Chinese Bulletin of Botany ›› 2014, Vol. 49 ›› Issue (4): 490-503.DOI: 10.3724/SP.J.1259.2014.00490

Previous Articles     Next Articles

Reactive Oxygen Species Signaling in Stomata

Pengtao Wang*, Jing Zhao, Huanhuan Yu   

  1. Henan Key Laboratory of Plant Stress Biology; State Key Laboratory of Cotton Biology; College of Life Sciences, Henan University, Kaifeng 475004, China
  • Received:2013-05-13 Revised:2013-07-04 Online:2014-07-01 Published:2014-08-08
  • Contact: Pengtao Wang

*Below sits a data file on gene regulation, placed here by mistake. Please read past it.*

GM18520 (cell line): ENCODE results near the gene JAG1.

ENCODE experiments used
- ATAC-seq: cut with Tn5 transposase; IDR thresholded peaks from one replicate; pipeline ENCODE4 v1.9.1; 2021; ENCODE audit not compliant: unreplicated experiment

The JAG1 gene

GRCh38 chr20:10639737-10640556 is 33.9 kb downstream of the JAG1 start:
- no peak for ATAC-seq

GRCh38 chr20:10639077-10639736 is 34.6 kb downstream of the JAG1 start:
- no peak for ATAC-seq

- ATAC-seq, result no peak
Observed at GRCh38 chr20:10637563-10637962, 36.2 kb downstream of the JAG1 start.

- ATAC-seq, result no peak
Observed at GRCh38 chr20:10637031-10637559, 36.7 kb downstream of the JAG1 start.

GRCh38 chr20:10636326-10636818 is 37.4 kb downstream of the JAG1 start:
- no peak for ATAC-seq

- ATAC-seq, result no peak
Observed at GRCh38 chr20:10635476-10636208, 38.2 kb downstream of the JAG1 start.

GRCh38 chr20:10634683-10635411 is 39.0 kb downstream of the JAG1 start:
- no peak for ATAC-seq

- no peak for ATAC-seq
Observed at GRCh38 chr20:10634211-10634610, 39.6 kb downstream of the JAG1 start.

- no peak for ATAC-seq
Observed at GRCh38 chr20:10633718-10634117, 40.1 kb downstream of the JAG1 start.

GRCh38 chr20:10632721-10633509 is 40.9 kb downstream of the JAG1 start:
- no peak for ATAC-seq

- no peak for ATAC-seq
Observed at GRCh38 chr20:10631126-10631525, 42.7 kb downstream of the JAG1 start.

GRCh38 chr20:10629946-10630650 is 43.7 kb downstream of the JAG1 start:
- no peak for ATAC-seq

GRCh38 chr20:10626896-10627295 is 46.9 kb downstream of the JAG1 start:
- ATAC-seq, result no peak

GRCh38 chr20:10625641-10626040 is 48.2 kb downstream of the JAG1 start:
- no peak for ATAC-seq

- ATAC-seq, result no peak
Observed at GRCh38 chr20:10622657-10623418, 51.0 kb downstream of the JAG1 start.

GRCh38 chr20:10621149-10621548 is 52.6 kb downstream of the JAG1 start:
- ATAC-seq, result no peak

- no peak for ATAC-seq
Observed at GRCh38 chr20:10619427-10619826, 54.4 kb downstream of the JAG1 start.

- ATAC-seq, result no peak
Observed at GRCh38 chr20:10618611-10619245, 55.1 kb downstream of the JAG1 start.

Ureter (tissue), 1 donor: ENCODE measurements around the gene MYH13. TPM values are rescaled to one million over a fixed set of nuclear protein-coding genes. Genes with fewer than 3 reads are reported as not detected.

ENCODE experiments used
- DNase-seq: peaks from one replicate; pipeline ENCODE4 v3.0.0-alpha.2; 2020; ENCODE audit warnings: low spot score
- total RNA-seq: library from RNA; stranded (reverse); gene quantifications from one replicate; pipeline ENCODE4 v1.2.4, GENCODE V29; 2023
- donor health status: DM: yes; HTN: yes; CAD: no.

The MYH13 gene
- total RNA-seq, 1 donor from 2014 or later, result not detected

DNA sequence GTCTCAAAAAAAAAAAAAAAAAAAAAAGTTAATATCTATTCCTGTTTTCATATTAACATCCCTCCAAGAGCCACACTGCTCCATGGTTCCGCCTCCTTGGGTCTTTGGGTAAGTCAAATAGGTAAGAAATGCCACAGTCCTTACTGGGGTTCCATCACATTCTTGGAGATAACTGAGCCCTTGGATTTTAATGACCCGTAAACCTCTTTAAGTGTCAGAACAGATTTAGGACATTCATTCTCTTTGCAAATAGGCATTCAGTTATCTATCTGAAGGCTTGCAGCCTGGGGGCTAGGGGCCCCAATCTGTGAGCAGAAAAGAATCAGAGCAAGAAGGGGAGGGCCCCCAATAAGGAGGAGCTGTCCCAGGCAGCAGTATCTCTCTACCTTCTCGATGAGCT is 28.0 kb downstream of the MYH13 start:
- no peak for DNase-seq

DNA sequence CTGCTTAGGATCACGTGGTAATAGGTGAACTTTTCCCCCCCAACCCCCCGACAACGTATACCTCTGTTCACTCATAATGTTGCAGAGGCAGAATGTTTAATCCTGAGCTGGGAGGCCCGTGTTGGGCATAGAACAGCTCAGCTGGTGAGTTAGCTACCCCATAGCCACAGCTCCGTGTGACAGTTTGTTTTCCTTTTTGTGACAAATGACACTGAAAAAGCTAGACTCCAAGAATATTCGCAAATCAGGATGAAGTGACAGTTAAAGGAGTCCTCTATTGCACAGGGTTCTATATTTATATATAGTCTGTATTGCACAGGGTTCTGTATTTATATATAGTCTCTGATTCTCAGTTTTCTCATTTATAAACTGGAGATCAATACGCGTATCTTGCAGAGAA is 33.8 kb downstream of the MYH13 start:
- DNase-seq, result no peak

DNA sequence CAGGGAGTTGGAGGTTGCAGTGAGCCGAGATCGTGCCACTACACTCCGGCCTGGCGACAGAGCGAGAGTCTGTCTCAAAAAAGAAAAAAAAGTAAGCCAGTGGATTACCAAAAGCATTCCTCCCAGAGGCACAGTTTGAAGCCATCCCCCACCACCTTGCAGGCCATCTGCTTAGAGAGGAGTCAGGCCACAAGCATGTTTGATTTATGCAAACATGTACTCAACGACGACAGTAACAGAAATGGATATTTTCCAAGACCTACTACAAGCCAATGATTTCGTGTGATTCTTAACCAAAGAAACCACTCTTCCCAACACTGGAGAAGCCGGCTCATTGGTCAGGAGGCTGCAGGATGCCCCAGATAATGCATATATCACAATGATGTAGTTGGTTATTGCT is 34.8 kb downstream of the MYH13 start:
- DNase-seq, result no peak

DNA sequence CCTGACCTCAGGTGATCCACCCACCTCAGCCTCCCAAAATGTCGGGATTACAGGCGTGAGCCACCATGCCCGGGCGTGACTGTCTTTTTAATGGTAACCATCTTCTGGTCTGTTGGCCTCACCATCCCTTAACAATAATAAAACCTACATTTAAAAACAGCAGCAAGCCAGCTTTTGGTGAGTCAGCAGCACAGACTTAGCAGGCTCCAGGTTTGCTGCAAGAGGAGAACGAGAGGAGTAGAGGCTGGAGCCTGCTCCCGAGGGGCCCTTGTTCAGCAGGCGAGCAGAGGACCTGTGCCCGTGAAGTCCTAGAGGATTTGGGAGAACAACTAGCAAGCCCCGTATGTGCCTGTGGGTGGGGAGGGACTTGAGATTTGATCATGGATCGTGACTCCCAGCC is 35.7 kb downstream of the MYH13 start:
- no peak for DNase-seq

Abstract: Reactive oxygen species (ROS) act as signaling molecules in stomata guard cells. ROS generation occurs in guard cells via specific enzymes. The most-studied enzymatic source is the NADPH oxidase component RBOH, which is involved in both abiotic and biotic stresses. Hormones, such as abscisic acid, salicylic acid, ethylene, auxin, and cytokinin, affect ROS-mediated responses in stomata. Biotic stresses, such as virulent bacteria and fungi, also affect stomata movements, where ROS likely play a role. Regulation of ROS production and action occurs at various levels, including antioxidant activities as well as ROS-sensitive proteins, such as kinases and phosphatases, which transduce ROS to affect stomatal closure. Evidence is gradually emerging of the ROS regulation of ion channels in stomata. Guard cells are an attractive model to study ROS signal transduction because of a complex integration of signaling pathways mediated via ROS.